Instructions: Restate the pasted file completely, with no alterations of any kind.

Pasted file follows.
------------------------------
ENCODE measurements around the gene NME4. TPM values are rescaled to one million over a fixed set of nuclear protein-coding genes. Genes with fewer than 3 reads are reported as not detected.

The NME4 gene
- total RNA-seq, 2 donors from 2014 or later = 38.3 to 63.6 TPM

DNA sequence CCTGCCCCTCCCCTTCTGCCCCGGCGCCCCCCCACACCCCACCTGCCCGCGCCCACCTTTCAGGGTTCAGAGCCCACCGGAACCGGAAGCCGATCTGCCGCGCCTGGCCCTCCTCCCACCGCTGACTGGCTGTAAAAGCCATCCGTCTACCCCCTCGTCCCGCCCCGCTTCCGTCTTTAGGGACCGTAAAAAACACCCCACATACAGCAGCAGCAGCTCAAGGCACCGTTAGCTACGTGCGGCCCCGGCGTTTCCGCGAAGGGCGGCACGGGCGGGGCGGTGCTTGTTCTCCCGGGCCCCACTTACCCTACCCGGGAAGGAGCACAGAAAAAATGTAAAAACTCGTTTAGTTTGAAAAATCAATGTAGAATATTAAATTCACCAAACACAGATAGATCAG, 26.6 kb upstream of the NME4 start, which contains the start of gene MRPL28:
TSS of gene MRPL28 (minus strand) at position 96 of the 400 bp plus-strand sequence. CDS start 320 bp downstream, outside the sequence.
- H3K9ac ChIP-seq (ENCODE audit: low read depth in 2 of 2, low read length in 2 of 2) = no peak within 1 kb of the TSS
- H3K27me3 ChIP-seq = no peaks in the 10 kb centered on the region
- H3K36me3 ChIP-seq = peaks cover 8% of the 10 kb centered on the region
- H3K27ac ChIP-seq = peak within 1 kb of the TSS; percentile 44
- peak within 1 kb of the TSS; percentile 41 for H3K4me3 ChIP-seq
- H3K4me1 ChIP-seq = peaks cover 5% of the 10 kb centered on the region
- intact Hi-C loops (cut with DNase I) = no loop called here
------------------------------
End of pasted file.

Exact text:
ENCODE measurements around the gene NME4. TPM values are rescaled to one million over a fixed set of nuclear protein-coding genes. Genes with fewer than 3 reads are reported as not detected.

The NME4 gene
- total RNA-seq, 2 donors from 2014 or later = 38.3 to 63.6 TPM

DNA sequence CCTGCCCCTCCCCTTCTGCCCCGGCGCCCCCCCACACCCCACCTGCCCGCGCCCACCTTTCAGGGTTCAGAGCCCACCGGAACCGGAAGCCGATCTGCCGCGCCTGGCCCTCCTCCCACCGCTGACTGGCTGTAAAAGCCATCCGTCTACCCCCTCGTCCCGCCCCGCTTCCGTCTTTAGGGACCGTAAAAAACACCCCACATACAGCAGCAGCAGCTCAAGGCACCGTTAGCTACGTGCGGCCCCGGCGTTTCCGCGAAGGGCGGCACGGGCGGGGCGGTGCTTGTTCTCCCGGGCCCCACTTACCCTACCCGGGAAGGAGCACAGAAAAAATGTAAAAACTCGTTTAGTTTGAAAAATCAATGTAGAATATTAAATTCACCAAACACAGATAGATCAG, 26.6 kb upstream of the NME4 start, which contains the start of gene MRPL28:
TSS of gene MRPL28 (minus strand) at position 96 of the 400 bp plus-strand sequence. CDS start 320 bp downstream, outside the sequence.
- H3K9ac ChIP-seq (ENCODE audit: low read depth in 2 of 2, low read length in 2 of 2) = no peak within 1 kb of the TSS
- H3K27me3 ChIP-seq = no peaks in the 10 kb centered on the region
- H3K36me3 ChIP-seq = peaks cover 8% of the 10 kb centered on the region
- H3K27ac ChIP-seq = peak within 1 kb of the TSS; percentile 44
- peak within 1 kb of the TSS; percentile 41 for H3K4me3 ChIP-seq
- H3K4me1 ChIP-seq = peaks cover 5% of the 10 kb centered on the region
- intact Hi-C loops (cut with DNase I) = no loop called here